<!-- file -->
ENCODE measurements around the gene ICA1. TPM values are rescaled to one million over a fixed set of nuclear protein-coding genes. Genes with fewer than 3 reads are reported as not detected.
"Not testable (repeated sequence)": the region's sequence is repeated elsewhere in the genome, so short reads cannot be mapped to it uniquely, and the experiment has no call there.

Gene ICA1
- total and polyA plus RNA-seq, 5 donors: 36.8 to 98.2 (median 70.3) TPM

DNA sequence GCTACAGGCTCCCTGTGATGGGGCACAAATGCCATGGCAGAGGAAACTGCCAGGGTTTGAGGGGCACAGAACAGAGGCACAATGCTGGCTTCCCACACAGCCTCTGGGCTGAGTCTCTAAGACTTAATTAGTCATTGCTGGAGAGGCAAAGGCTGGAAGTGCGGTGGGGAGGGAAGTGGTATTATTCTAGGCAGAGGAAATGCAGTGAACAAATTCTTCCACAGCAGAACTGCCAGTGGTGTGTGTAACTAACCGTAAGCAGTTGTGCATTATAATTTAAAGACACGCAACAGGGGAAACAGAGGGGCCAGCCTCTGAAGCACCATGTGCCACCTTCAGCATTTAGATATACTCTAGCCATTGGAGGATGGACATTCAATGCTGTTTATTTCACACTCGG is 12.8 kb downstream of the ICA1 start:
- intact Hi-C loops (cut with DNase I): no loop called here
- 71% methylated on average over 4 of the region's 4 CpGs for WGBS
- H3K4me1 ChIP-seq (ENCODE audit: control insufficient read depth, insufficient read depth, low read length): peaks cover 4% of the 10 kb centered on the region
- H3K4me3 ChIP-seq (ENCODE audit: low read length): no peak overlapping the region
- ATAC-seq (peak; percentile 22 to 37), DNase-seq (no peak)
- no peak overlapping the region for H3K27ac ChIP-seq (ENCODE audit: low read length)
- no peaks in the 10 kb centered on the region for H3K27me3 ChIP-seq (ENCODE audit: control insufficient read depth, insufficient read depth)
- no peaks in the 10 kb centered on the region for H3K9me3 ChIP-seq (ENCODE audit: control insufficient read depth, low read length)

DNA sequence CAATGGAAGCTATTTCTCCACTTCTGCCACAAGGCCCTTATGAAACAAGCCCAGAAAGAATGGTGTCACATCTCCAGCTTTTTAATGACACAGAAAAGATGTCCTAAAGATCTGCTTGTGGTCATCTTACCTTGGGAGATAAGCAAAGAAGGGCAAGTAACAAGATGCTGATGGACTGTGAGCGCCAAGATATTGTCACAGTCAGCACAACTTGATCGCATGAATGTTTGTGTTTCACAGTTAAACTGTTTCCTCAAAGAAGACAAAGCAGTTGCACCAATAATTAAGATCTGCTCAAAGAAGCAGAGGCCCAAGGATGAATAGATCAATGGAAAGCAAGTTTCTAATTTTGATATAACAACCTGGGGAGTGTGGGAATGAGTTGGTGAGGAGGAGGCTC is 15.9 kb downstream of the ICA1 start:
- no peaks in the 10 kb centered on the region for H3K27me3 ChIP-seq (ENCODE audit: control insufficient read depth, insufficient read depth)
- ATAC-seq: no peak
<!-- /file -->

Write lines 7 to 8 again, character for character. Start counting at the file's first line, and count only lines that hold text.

- 71% methylated on average over 4 of the region's 4 CpGs for WGBS
- H3K4me1 ChIP-seq (ENCODE audit: control insufficient read depth, insufficient read depth, low read length): peaks cover 4% of the 10 kb centered on the region